Christopher

Now available in paperback.

Temple to the Wind: The Story of America's Greatest Naval Architect and His Masterpiece Reliance (Guilford, CT: Lyons Press, 2005).


Reliance was a yacht like no other, built in 1903, at the end of the age of sail. A marvel of her time, Reliance's topsail yard towered nearly 190 feet above the water, with sails stretching 202 feet from the bowsprit to the boom's end. Many said Reliance, carrying more sail than any single-masted boat before, was simply too dangerous to sail, but the stakes were awesome. By the turn of the century, racing for the America's Cup had become more than a gentleman's game. In 1903 it was an all-or-nothing contest—fraught with political tension—between two great rivals, Britain and America.


Behind Reliance was a gallery of American greats. There was Nathanael Greene Herreshoff, America's greatest yacht designer. And there were the robber barons like J. P. Morgan, James J. Hill, William Rockefeller, and Cornelius Vanderbilt III, who had spent hundreds of thousands of dollars to win the America's Cup. But they weren't willing to bankroll the contest indefinitely and endeavored to build a boat so powerful it would discourage the British for years to come. On the other side of the Atlantic, however, Sir Thomas Lipton, scrappy founder of the Lipton tea and grocery empire, was determined to win and put his personal fortune behind the construction of an equally bold challenger, his Shamrock III.


In Temple to the Wind author Christopher Pastore is the first to tell the story using primary source materials including Herreshoff's sketches, photos, original models and plans, along with special access to Herreshoff's personal papers and letters. From conception to construction, through hair-raising sea trials-including fatalities during the testing of the yachts to the grand finale of a race like no other, Pastore brings to life this most beautiful and dangerous vessel, as well as the hearts it broke. It is simply one of the most exciting sea tales ever told.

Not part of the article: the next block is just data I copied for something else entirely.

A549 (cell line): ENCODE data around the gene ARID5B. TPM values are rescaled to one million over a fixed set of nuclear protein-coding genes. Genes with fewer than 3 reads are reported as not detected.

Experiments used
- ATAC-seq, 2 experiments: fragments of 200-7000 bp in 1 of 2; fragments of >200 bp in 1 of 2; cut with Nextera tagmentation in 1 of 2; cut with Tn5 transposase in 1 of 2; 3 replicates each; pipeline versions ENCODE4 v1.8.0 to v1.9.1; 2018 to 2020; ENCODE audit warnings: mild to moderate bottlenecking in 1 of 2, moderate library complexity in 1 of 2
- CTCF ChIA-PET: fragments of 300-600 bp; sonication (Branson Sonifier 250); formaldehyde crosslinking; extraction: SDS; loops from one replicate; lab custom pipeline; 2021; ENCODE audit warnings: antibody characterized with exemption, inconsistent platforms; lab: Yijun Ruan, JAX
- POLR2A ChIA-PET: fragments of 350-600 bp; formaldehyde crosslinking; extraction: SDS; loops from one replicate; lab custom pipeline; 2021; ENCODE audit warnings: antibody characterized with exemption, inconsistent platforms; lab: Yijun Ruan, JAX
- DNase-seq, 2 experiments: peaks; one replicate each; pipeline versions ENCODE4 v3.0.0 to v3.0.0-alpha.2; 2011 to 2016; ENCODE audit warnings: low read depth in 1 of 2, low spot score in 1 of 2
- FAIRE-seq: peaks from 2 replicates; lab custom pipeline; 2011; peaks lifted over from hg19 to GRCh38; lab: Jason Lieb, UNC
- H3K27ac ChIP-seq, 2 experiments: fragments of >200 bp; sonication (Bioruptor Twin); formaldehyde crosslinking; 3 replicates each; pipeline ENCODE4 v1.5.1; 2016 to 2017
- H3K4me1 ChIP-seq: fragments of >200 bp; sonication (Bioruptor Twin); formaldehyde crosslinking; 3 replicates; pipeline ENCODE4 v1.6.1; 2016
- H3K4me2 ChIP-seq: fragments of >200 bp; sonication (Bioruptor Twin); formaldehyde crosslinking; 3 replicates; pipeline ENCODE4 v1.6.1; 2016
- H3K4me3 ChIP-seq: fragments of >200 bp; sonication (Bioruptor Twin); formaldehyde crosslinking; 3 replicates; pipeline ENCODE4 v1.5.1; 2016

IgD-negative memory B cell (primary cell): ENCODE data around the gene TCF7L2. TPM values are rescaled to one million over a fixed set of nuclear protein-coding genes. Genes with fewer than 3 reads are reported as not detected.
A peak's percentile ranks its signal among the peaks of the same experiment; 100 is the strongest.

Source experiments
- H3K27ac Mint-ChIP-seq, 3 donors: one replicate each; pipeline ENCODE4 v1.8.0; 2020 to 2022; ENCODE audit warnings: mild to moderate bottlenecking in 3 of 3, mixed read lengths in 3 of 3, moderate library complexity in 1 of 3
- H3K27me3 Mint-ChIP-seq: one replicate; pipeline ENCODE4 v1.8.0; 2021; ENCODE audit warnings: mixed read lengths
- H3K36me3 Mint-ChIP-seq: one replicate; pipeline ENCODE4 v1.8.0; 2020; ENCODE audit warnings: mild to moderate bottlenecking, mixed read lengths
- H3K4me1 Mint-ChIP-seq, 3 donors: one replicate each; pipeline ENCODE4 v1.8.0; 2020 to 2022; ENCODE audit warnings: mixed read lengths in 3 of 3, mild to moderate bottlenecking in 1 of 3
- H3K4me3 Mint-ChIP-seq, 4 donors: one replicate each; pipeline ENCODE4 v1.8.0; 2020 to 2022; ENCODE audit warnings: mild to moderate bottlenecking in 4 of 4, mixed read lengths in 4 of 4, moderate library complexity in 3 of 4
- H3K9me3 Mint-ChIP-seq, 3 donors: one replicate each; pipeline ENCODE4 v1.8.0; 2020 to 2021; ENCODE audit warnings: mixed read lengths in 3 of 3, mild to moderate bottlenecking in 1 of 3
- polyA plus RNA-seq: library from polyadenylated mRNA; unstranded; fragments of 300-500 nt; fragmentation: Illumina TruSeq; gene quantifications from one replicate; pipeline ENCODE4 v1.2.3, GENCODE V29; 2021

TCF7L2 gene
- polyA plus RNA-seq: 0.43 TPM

Pastore
“Temple to the Windis as expertly crafted as Nathanael Herreshoff’s epic America’s Cup yacht Reliance. A riveting account of an enigmatic genius and the yacht race that was once as big as today’s Super Bowl, Christopher Pastore’s new book will fascinate sailors and landlubbers alike.” 
—Nathaniel Philbrick, National Book Award-winning author of In the Heart of the Sea and Sea of Glory

After conducting exhaustive research in America and Britain, Christopher Pastore has made the Reliance story even more remarkable and strange than I ever thought. One of the very few sailboats that deserve the label ‘icon,’ Reliance was the largest boat to sail for the America’s Cup, and (until recently the largest racing sloop ever built. Paid for by secretive millionaires, created by the mysterious Nat Herreshoff, and commanded by the diminutive and ruthless Charlie Barr, this was the highest-tech, the most fragile, and the best boat of her day–America’s only hope to hold off Sir Thomas Lipton in his fanatical desire to win the Cup. How Reliance fulfilled that hope despite many obstacles is the stuff of Pastore’s wonderful new book.”
—John Rousmaniere, author of Fastnet, Force 10, The Annapolis Book of Seamanship, and In a Class by Herself: The Yawl Bolero and the Passion for Craftsmanship

“Reliance was exotic, fast, a marvel of engineering, and frightening. Only a master designer/builder could make such a yacht work or, in fact, excel. Christopher Pastore has meticulously researched this astounding American triumph. I learned something new on every page!”
—Gary Jobson, America’s Cup tactician, ESPN’s sailing commentator, and author of Championship Sailing and An America’s Cup Treasury: The Lost Levick Photographs, 1893-1937

Temple to the Wind is an intriguing study of the legendary Captain Nat, his colleagues, his competitors and the designs he crafted leading up to the largest of them all, Reliance. In the process, author Chris Pastore has compiled a revealing image of yacht racing for the America’s Cup as it existed a century and more ago.”
—John Burnham, Editor of Sailing World magazine

​ “An excellent, close-up view of the world of big yachts as sailing moved into the twentieth century.”
—Olin Stephens, eight-time America’s Cup-winning naval architect and author of All This, and Sailing Too